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Canyon presents ‘A Clockwork Orange’

Novel about violence, crime adapted to stage.

Posted: May 7, 2008 2:23 a.m.
Updated: July 8, 2008 5:02 a.m.

Canyon High's drama department staged a theatrical production of Anthony Burgess' "A Clockwork Orange."

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Samantha Lanthier is a senior journalism student at Canyon High School.

"You are passing now into a realm beyond the power of prayer!" The Chaplain screams, and every audience member sits silent and still.

The Canyon High School drama department, with the help of teacher Kristen Kusmaul, presented the theatrical production "A Clockwork Orange" by Anthony Burgess on Friday through Sunday in the campus theater.

In the play, a young droog (gang member) named Alex is given the opportunity to undergo an experiment that will force all violent or criminal acts out of his mind. Using it as a way to obtain early release from prison, this unsuspecting teen takes the treatment, a brainwashing disaster.

It doesn't make him good, but instead it just nauseates him when he thinks bad thoughts, altering his entire being. Alex learns that it is not considered being good if we are forced, but rather it is choosing to be good that matters most.

This theatrical experience displayed violent and criminal acts that push the limits of what is acceptable from a high school production and brought up an intriguing Biblical debate. The Chaplain, played by Dylan Belardinelli, rants about what gets someone into heaven or hell. This inspires Alex to realize that it is indeed his choice to do good deeds, and that's what ultimately matters in the end.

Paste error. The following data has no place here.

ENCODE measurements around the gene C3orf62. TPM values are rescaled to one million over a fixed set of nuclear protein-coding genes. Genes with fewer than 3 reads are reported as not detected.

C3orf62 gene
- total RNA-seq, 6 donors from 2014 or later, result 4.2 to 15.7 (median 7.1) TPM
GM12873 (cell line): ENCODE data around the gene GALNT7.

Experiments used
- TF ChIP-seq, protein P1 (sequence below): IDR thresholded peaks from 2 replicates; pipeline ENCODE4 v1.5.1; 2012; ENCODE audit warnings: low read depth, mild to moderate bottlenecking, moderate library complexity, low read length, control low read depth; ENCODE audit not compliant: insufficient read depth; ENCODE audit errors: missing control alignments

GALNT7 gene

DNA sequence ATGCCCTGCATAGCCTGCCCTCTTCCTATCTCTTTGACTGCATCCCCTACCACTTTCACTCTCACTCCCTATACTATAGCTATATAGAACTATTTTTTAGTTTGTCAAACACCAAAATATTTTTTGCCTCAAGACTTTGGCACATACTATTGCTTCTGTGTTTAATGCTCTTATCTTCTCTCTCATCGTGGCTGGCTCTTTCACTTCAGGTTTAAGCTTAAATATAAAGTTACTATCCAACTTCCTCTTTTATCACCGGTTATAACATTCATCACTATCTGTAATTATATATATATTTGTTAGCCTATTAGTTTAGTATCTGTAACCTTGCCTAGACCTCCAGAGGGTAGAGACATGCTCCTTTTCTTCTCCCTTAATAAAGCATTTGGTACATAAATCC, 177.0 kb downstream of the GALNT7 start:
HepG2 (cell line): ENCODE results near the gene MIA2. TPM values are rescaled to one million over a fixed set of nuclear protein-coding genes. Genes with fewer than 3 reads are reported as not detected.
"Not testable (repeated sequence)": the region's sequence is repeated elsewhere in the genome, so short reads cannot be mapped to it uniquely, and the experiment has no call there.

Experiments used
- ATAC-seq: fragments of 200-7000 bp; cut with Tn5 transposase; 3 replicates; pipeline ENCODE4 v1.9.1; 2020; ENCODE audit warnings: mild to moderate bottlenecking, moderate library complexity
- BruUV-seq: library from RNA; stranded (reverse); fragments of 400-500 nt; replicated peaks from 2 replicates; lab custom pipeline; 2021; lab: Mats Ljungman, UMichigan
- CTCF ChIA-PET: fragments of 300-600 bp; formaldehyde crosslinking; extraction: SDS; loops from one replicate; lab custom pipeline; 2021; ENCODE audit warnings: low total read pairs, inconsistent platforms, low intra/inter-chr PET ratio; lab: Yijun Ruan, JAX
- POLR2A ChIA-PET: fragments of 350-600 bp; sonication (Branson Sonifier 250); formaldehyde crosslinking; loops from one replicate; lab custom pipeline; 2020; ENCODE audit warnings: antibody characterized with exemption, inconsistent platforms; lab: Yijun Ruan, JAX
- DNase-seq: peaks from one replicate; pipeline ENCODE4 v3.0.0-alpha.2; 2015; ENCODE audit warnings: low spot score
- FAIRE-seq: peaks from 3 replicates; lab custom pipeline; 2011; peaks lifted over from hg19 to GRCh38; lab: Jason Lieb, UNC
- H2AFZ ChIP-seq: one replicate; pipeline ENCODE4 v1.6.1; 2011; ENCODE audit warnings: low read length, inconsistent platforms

Not a single person could deny that this show was captivating. After every scene one could hear the soft hum of parents and students discussing the subject matter brought up in this play.

"I think that it is risky for high school, but it didn't cross the line," said audience member Suzanne Delong. "They weren't just random acts of violence.

Every scene had a purpose and with every punch the main character was transformed."

"It is gritty and in-your-face, but also original. I think it is what high school needs," said Breanna Bullard. "I loved ‘Beauty and the Beast' and all the other musicals, but this is easier to relate to. Kids do get into trouble and make stupid decisions - even so it doesn't glorify violence and shows the distinction between right and wrong. As long as people get that, there's nothing to worry about."

The true gift of this play is the actors. Ryan Moreno portrayed a perfect Alex. He jumped right into the character and seemed born to play the part. Ryan made it all seem real, and that is a bit scary.

First-time director Victor Trevino said it best: "I could not have played Alex as good as Ryan did - no one could."

Buried beneath the delinquencies there is a moral: "Choice is free but seldom easy, that's what human freedom means."

Watching Alex get to the point of moral clarity is hard - he makes big mistakes. However, Victor said it was necessary.

"We push the limits - people get caught up in it. It will be impossible for them to ignore the message at the end," Victor said. "I love the moral of freedom of choice. There is blood and violence, but behind that is a wonderful story with wonderful characters."

The cast and crew did a great job of making this show an intimate experience the audience will never forget.

"I am really proud of all the actors and everyone that worked on this play," Victor said. "I am confident in saying that everyone that saw it, enjoyed it."

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